Top brass in the Pentagon think that the US government should create a "secure zone" on the world wide wibble just for federal agencies and critical private sector industries to protect them from potential attacks.
General Keith Alexander, who heads the US Cyber Command, said that a special network which was sectioned off from the rest of the Internet was inevitable for systems crucial to national security.
Basically this would be a secure private internet where government and critical infrastructure would operate.
Alexander said that at some point the idea is going to be on the table and the question is how would the army do it.
Although setting up the network was a doddle it would be difficult to sell to the businesses involved. It might also be hard to sell to the great unwashed.
Testifying in front of the House Armed Services Committee Alexander said the Pentagon would likely have to work with the Department of Homeland Security and the Federal Bureau of Investigations to secure the country's critical infrastructure.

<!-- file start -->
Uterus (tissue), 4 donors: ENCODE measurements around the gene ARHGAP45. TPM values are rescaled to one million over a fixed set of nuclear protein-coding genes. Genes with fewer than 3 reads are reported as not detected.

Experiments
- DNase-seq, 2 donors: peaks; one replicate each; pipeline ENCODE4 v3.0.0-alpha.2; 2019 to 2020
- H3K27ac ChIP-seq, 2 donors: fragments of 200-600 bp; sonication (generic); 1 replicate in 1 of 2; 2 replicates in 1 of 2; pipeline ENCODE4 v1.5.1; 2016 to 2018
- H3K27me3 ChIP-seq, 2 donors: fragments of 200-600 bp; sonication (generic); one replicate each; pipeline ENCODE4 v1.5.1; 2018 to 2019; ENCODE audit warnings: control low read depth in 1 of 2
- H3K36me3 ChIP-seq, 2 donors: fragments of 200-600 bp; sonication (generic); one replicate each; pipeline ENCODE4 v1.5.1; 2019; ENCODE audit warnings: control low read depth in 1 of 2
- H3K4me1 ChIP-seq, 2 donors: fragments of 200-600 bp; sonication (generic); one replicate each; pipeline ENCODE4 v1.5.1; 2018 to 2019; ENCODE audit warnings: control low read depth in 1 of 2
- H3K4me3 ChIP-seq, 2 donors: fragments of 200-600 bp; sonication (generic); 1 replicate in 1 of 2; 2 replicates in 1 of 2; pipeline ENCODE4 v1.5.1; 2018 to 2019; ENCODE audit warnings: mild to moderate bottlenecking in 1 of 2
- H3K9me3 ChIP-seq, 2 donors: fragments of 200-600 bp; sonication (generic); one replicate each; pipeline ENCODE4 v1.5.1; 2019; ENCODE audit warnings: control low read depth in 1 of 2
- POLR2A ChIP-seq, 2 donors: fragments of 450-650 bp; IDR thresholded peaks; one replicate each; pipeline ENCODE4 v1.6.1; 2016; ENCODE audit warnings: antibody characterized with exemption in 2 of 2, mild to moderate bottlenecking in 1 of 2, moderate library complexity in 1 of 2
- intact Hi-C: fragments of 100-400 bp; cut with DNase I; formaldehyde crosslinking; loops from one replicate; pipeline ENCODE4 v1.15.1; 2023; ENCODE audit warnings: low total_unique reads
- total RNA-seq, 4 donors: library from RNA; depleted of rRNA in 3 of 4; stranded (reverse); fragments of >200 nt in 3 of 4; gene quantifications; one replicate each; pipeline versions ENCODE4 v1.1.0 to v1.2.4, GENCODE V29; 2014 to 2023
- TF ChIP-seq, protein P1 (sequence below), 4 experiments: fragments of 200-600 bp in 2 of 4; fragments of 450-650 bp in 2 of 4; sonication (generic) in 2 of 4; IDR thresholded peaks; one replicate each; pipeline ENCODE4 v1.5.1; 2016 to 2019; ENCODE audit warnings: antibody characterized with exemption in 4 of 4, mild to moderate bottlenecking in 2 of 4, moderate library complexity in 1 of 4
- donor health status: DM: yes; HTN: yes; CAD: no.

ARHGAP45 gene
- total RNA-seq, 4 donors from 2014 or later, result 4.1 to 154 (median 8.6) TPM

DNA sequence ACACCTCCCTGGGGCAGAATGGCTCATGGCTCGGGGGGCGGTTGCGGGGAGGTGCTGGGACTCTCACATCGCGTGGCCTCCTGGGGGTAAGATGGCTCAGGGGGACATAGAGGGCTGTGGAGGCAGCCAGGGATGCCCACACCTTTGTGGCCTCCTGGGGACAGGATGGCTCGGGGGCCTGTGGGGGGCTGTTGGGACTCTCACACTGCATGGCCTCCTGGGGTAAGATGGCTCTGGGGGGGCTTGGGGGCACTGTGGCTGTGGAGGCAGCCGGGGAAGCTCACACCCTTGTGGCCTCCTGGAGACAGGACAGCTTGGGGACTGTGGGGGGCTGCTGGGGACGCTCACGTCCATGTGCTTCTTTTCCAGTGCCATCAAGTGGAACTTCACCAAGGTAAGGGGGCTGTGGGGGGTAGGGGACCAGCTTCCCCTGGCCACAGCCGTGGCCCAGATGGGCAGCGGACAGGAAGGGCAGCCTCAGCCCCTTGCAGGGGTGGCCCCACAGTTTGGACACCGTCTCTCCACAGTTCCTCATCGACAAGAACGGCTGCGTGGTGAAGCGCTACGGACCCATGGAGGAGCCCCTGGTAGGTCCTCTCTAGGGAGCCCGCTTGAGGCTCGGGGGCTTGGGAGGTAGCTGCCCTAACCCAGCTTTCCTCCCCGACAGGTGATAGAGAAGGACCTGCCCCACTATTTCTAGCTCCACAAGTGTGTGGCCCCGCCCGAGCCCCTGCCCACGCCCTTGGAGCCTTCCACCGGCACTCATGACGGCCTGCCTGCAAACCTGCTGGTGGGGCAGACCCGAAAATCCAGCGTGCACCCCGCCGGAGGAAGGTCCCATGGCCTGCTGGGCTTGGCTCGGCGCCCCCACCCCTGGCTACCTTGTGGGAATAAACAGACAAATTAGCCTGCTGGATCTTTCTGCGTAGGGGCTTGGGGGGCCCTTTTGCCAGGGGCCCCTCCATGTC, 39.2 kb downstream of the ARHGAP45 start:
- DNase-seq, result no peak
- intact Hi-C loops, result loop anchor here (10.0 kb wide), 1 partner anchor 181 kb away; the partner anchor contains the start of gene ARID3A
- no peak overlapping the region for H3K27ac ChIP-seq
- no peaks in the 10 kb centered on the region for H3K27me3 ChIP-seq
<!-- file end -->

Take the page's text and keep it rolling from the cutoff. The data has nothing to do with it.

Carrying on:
But part of the problem was that 85 percent of these networks were owned by private companies.
Alexander added that defence agencies may need additional powers to take action during a cyber attack.
There are several pieces of competing cybersecurity legislation pending in Congress that would give them that power, but lawmakers have been unable to settle on which agency should regulate civilian cybersecurity.
DHS is currently in charge and Alexander said the Pentagon has no role. To be honest he didn't think that it was a good idea to operate domestically unless asked for help.